Mathematics Stack Exchange is a question and answer site for people studying math at any level and professionals in related fields. Join them; it only takes a minute:

Sign up
Here's how it works:
  1. Anybody can ask a question
  2. Anybody can answer
  3. The best answers are voted up and rise to the top

I was told to assume $f(x)$ is a polynomial with degree $d\geq 1$ with integer coefficients and positive leading coefficient.

(i) I need to show that there are infinitely many $x$ such that $f(x)$ isn't prime.

(ii) I also need to show that if $f(x_0) = m$, where $m>0$, then $f(x) \equiv 0 \pmod m$ whenever $x\equiv x_0 \pmod m$.

I tried (ii) and so far I have
If $f(x_0) = m \neq 0 \pmod m$, we have $x \equiv x_0 \pmod m$ so then $f(x) \equiv 0 \pmod m$.

For (i) I am not sure where to start can someone give me an idea?

share|cite|improve this question

For (i), prove first that there is an $N$ such that $f(x)$ is increasing in the interval $(N,\infty)$, and greater than $1$. Now suppose $a\gt N$ and $f(a)=m$. Then $f(a+m)\gt m$, and $f(a+m)$ is divisible by $m$.

Note that we used the fact (ii) that you were asked to prove. For the proof of (ii), use the fact that if $a\equiv a'$ and $b\equiv b'$ (both modulo $m$) that $a+b\equiv a'+b'$ and $ab\equiv a'b'$.

share|cite|improve this answer

OK, so we have the useful lemma that for integers $a,b$ we have $(a-b)|(f(a) - f(b))$. This follows essentially from the fact that $(a-b)|(a^n - b^n)$ for any $n$. This is why $f(x) \equiv 0 \pmod{m}$ whenever $x \equiv x_0 \pmod{m}$.

Now, how does this help with part i)? Suppose the conclusion is false, so for some $M$ we have $x > M \implies f(x)$ is prime. Remark that for all $x \equiv M+1 \pmod{f(M+1)}$, we have $f(M+1)|f(x)$ so for $x > M, x \equiv M+1 \pmod{f(M+1)}$ we have $f(x) = f(M+1)$. But then for infinitely many values $f$ is the same value, which is a contradiction if $f$ is nonconstant so we are done.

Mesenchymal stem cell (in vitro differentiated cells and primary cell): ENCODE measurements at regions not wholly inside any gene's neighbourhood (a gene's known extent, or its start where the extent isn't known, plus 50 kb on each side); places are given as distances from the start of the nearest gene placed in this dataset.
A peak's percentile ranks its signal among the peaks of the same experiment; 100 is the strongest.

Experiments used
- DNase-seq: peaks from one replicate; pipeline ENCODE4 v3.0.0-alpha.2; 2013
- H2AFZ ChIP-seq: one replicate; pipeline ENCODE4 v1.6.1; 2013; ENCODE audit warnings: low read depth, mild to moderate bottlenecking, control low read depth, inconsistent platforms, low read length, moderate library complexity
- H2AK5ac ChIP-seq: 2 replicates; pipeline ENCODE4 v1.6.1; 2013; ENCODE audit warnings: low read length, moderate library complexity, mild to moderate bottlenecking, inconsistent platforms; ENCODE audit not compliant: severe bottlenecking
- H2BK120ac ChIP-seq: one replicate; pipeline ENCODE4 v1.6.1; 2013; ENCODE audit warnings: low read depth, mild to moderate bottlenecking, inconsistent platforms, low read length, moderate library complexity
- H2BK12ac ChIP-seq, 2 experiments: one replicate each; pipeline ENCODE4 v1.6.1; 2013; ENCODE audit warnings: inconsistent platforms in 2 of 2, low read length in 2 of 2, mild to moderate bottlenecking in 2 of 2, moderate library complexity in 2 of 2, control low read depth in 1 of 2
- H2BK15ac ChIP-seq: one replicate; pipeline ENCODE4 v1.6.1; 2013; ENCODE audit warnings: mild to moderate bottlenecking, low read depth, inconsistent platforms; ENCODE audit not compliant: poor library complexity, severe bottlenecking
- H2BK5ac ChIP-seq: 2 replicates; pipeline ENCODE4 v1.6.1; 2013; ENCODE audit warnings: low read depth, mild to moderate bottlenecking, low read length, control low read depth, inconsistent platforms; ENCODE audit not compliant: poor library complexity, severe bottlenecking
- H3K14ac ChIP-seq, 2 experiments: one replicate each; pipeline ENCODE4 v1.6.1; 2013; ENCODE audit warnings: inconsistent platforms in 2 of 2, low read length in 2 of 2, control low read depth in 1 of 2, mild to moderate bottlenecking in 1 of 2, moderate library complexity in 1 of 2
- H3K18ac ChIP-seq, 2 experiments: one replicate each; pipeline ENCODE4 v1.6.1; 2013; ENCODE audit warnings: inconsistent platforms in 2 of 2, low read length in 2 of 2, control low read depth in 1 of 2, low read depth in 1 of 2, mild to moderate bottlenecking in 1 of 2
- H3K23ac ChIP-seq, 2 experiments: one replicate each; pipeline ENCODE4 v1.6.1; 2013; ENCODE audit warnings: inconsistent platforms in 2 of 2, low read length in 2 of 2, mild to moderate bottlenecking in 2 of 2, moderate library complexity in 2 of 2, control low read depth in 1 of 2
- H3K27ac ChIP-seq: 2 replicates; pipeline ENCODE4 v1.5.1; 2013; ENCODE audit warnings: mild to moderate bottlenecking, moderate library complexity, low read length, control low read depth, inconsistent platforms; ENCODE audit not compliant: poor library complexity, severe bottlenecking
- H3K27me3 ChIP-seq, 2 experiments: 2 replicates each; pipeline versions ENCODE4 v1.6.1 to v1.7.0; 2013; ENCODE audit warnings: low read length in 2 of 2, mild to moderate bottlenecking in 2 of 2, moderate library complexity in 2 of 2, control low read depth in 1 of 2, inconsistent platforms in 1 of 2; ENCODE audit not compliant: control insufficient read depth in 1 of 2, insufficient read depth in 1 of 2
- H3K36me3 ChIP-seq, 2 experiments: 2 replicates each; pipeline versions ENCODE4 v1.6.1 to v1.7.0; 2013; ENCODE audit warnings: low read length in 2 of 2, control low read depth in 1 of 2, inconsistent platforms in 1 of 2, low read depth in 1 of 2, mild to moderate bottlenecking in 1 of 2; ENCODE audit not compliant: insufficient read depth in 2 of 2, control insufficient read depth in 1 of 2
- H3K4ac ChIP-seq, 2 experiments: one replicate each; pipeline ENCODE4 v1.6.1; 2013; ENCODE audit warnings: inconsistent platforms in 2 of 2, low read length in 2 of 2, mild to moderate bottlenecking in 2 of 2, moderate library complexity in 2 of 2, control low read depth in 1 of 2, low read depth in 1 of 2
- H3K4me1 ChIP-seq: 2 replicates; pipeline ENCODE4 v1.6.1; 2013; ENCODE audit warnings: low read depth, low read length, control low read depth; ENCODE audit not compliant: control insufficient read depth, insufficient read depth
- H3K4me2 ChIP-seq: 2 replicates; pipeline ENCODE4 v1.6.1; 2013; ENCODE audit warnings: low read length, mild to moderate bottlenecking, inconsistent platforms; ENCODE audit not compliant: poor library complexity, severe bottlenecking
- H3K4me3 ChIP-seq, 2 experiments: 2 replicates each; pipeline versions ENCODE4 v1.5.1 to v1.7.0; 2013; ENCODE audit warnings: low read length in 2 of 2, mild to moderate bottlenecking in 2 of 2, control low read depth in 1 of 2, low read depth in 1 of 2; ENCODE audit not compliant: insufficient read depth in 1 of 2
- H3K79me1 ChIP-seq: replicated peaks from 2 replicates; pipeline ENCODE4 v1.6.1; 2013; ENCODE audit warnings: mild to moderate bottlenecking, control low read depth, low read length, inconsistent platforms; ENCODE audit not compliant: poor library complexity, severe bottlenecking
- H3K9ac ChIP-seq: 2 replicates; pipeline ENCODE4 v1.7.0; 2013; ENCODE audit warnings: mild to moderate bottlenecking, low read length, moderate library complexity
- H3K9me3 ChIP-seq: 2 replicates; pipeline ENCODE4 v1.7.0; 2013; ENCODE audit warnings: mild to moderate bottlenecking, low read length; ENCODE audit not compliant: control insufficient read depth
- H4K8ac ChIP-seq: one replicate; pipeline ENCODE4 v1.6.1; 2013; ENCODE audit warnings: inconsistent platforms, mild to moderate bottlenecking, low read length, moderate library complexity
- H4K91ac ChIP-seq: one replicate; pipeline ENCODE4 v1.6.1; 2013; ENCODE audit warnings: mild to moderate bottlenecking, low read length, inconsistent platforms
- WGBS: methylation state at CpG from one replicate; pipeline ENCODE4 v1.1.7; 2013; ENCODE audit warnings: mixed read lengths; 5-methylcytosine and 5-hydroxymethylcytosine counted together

share|cite|improve this answer

For (ii) note that $(x_0+km)^n=x_0^n+{n\choose 1}x_0^{n-1}m+{n\choose 2}x_0^{n-2}m^2+\ldots +m^n = x_0^n+m\cdot(\ldots)$, therefore in general $f(x_0+km)\equiv f(x_0)\pmod m$.

There are at most finitely many $x$ with $f(x)=0$, so we can pick $x_0$ such that $m:=f(x_0)\ne 0$. Among the infinitely many $x=x_0+km$, for which we already know $f(x+km)\equiv 0\pmod m$, there are at most finitely many with $f(x)=0$, finitely many with $f(x)=m$, $f(x)=-m$. Therefore, we find $x_1$ with $m-1:=f(x_1)$ a multiple of $m$ $\notin\{-m,0,m\}$. Especially, $|m_1|\ge 2$. From there, we similarly find a number $x_2=x_1+km_1$ for some $k$, such that $f(x_2)\equiv 0\pmod {m_1}$ and $m_2:=f(x_2)\notin\{-m_1,0,m_1\}$. Therefore $m_2$ is composite ($m_1$ is a nontrivial factor - nontrivial because neither $|m_1|=1$ nor $|m_1|=|m_2|$). Now $f(x_2+km_2)$ is a multiple of $m_2$ (and hence not prime) for all $k$. In summary: I repeatedly used facts about infinitely many $x$ to find a function value that is nonzero, then not a unit, then not prime, ...

share|cite|improve this answer

Hint $\ $ For some $\,x_0\,$ we have $\,f(x_0)= m\ne \pm1\: $ (see the note below for one proof).

It follows that $\,m\mid f(mn+x_0)\,$ since $\,{\rm mod\ } m\!:\ f(mn+x_0)\equiv f(x_0)\equiv m \equiv 0.\:$

Note $\ $ If $\,f(x) = \pm 1\,$ for all $\,x\in \Bbb Z\,$ then $\,f\!-\!1\,$ or $\,f\!+\!1\,$ would have infinitely many roots, impossible for a nonzero polynomial over a domain. Thus we do not need to use any order properties to deduce that $\,f\,$ takes a nonunit value.

share|cite|improve this answer
This is obviously false... – dinoboy Jan 24 '13 at 17:30
@dinoboy Typo fixed. – Math Gems Jan 24 '13 at 17:34

$f(kc)$ where $k\in \mathbb{N}$ and $c$ is the constant term of the polynomial is nonprime. Not sure what to do if $c=1$ or $c=-1$ though.

share|cite|improve this answer
This fails when $c=1$. – dinoboy Jan 24 '13 at 17:26

Your Answer


By posting your answer, you agree to the privacy policy and terms of service.

Not the answer you're looking for? Browse other questions tagged or ask your own question.